Marines Magazine

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Marine Corps Body Bearers

Lance Cpl. Bradley Young, a Marine Corps body bearer, finishes folding a funeral flag during a practice funeral

Lance Cpl. Bradley Young, a Marine Corps body bearer, finishes folding a funeral flag during a practice funeral Nov. 25. Body bearers carry the remains of fallen Marines to their final resting place in Arlington and surrounding cemeteries in the National Capital Region.

WASHINGTON – It’s an iconic scene: Six men stand together halfway around the world from home and raise a flag on top of Mount Suribachi. When the men returned home, their story of valor on Iwo Jima lifted a nation to its feet in the midst of the turning point of World War II.

Now, more than 60 years later, another six Marines stand tall in the shadow of the Marine Corps War Memorial’s valor as it depicts that iconic scene.

They belong to the group of 13 Marines who carry the caskets of fellow Marines through the streets of Arlington National Cemetery and surrounding National Capital region cemeteries, (sometimes up to a mile,) as the last salute to the fallen members of the 234-year-old brotherhood.

The Marine Corps’ body bearers have one of the most unique duties in the Corps.

Exclusive to the Corps, these Marines carry caskets weighing as much as 800 pounds at shoulder and head level, only lowering at the exact moment of burial. Their pace is deliberate and slow, prolonging the honor that is due to America’s heroes.

As unique as the job, the Marines themselves stand out. The smallest bearer, at six feet tall and 260 pounds, towers over the average Marine. His biceps closely resemble runners’ thighs, and his neck blends evenly with his jaw line. Body bearers remain among the largest Marines in the Corps.

It’s a feat that starts early in the Marines’ training. Beyond the 13 weeks of recruit training, body bearers begin their journey at the school of infantry like any other aspiring infantryman.

Marine Corps body bearers lift a coffin as part a practice funeral

Marine Corps body bearers with Marine Barracks Washington run through a practice funeral Nov. 25 in preparation for the day’s funerals.

Potential bearers are scouted during SOI and once briefed can volunteer to join the “World Famous Body Bearers.”
“The selection process is based largely on a strength test,” explained Cpl. John A. Smurr, a senior body bearer. “Height and weight come into play, but if [potential bearers] don’t have an overall big frame to support the strength needed, they just can’t do the job.”

A training time table is indefinite for those selected. At the Marine Corps’ Ceremonial Drill School, a Marine can graduate in a few months or train for a year to achieve the strength and perfection required to bear a casket.

Smurr suggested each Marine arrive at the school able to bench press a minimum of 225 pounds, military press 135, curl 115, and squat at least 315.

Due to their frame and size, the body bearers have acquired a “meat-head” label, but Lance Cpl. Stephen Brewer, a junior bearer, discredited this idea by explaining, “We’re not meat heads in the gym.

Even more important than your strength [or size], your endurance and stamina need to be top class to carry a casket.”

Cpl. Campoamor Ayala lightens the mood a bit at the gym

Cpl. Campoamor Ayala lightens the mood a bit at the gym Nov. 24.

Body bearers execute hundreds of funerals each year, which requires constant muscle conditioning, and Brewer said stamina, not size, makes a good body bearer.

Still, iron weights are not enough to maintain this critical mission.

“The character qualities of this section are bearing, discipline and respect,” said Brewer. “That is everything the body bearers strive to emulate or to display at all times. That’s what we bring to Arlington every day, and that’s what we live in our lives.”

These qualities don’t exist without continual training.

“There’s a lot of mentoring that goes on between the senior and junior body bearers,” explained Cpl. Campoamor Ayala, a senior body bearer. “If there’s something the juniors don’t know, the senior will teach them as they progress to make sure they carry on the traditions and precision of drill.”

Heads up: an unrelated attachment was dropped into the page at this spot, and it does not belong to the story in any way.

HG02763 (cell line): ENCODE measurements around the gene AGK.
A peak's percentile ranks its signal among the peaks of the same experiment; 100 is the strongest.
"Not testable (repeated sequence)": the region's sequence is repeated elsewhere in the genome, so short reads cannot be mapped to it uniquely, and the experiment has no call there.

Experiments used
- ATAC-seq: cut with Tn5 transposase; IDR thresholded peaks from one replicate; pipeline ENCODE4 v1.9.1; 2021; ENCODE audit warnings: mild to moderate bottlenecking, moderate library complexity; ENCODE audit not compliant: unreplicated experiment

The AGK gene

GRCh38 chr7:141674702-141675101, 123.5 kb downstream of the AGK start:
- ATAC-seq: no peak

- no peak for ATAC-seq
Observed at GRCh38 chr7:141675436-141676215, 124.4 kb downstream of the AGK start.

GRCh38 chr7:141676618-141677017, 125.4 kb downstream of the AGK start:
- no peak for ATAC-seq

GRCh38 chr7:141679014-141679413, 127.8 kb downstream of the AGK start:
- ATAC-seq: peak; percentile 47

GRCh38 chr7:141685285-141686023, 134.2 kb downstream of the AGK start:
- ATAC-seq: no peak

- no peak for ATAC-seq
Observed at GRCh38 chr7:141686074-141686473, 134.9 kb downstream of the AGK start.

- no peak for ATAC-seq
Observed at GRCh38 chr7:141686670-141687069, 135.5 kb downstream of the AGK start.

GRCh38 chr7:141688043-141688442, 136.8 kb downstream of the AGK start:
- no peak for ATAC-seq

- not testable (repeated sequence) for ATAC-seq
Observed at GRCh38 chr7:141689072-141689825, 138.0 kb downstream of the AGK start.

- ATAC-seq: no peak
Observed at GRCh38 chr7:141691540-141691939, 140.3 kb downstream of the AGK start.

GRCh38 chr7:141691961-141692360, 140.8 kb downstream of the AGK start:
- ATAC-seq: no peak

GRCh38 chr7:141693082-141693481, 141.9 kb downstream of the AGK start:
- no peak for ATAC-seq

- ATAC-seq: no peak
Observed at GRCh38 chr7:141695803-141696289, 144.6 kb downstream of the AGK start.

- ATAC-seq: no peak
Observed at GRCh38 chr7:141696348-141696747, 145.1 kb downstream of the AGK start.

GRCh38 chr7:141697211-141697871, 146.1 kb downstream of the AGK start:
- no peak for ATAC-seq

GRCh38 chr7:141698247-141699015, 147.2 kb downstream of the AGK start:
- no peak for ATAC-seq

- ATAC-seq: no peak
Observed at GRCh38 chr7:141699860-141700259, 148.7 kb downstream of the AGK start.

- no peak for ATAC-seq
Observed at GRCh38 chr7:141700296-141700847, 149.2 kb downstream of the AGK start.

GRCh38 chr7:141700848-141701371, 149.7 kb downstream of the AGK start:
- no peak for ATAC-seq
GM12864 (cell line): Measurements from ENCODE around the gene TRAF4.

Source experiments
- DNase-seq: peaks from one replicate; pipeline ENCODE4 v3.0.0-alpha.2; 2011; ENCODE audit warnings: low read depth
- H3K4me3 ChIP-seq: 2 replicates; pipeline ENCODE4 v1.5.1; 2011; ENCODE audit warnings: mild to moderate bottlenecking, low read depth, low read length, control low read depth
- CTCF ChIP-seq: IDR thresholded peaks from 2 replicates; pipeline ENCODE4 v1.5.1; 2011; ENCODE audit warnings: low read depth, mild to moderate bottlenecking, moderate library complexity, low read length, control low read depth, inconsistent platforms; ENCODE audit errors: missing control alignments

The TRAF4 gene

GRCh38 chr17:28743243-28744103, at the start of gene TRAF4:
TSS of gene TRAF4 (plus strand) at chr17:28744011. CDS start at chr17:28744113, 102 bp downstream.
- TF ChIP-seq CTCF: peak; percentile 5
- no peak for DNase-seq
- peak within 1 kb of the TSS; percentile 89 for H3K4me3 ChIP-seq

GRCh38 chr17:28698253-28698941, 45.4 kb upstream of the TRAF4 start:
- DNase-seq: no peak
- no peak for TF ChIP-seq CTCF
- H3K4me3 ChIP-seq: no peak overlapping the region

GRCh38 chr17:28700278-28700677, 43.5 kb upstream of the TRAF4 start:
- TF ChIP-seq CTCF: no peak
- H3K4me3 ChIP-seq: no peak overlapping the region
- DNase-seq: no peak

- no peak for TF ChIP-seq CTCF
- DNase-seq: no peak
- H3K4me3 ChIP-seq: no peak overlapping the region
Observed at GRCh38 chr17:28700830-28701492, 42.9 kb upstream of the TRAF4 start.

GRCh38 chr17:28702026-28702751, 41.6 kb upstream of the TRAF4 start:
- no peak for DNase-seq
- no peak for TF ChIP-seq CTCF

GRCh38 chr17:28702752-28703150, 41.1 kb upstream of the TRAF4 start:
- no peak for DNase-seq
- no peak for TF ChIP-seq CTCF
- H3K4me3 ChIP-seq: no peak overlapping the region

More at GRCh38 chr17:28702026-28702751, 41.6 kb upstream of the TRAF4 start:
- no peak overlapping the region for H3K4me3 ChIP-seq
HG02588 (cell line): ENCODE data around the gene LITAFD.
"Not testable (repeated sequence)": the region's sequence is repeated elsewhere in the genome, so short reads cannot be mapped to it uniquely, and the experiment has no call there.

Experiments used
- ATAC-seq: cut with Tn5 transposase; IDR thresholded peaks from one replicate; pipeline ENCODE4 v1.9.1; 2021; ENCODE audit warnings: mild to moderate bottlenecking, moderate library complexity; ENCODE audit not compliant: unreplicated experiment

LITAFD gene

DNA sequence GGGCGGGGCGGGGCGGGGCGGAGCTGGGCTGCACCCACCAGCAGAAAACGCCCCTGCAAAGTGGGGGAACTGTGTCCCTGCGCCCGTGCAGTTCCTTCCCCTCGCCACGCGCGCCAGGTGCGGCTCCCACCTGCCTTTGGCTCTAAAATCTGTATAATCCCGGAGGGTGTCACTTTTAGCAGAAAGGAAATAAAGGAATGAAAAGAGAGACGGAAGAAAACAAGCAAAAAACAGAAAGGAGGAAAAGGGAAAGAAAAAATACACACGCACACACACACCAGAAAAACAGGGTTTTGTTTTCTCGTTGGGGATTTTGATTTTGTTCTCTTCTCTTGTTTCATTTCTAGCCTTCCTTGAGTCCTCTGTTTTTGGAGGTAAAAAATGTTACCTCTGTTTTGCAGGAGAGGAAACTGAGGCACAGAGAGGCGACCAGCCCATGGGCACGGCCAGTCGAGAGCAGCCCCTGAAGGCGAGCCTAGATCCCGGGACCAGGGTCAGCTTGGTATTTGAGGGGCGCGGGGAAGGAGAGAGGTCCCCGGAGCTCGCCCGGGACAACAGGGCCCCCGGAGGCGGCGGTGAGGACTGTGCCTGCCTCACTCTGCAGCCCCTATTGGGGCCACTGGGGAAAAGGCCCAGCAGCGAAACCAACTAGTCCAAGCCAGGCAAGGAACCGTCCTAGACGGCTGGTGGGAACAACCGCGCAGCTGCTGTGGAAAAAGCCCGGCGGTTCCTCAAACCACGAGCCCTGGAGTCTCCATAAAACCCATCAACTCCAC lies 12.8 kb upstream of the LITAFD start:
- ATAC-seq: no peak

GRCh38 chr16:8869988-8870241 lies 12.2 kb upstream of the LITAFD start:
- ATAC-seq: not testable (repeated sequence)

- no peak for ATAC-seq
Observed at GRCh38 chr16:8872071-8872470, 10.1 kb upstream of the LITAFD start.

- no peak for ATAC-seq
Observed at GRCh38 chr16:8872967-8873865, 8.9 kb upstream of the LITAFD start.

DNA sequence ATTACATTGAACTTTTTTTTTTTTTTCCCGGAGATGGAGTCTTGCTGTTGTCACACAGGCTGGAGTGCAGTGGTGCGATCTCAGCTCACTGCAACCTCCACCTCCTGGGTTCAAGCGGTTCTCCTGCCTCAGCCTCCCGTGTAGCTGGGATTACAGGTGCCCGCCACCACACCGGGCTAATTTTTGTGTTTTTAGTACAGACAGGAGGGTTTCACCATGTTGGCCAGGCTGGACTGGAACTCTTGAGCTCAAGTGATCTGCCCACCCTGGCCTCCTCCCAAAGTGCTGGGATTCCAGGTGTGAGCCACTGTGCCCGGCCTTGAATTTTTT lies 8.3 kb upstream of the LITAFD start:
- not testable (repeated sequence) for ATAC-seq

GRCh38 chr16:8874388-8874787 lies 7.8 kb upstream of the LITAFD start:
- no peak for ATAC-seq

From a statuesque salute as the funeral precession approaches to the stern faces worn at all times, bearing becomes the Corps’ final message of honor and respect to the fallen.

Lance Cpl. Stephen Brewer, a junior body bearer, ensures a fellow Marine’s metals are aligned before a funeral Nov. 25.

Lance Cpl. Stephen Brewer, a junior body bearer, ensures a fellow Marine’s medals are aligned before a funeral Nov. 25.

Bearers said every funeral takes a toll with their emotions, though their face retains the thousand yard stare at all times.
“Not only does this test you physically, but mentally and emotionally as well,” Smurr said. “It is pretty emotionally stressful when you’re out at Arlington every day and you see a family who just lost their loved one.”

Smurr said the body bearers can be that connection for the families back to their fallen Marine. Though that connection wares on their minds during their time as a body bearer, it’s a job they don’t resent, but embrace.

“You can fast forward your life in your mind and see yourself someday being in that position and having six Marines render honor to you and your family in the same way,” he said. “Every Marine we lay down is us, our brother, our sister, our mom and dad, and our friend.”

The consensus of the body bearers is that the physical pain they feel when lifting a casket for extended periods is incomparable to what a family feels.

Body bearers said they feel as though they represent the whole Marine Corps.

“If it was up to me, I’d say ‘let’s have the whole Corps carry the caskets,’ because each time we lose a Marine that’s really who feels it. The whole Corps,” Brewer said.

They agree that pain is a small price to pay to uphold the honor of being “the last to let you down.”

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49 Responses

  1. jordan says:

    Hello I am inquiring if CPL CAMPOAMOR Ayala is still an active body bearer?

  2. Mrbill36 says:


  3. Johnnyrandles says:

    As a former tanker from 1st Tanks and Bn. funeral detail member. I only wish that we could have trained like these guys do so we could have rendered the same honor to those who have gone to their final resting place as these Marines do.

    Semper FI brothers
    Johnny Randles
    Cpl. 1997 – 2001

  4. Macmclean4 says:

    God bless you my Brothers and I know when it comes time you will be the last ones to let me down.
    Semper Fi.

  5. Gem says: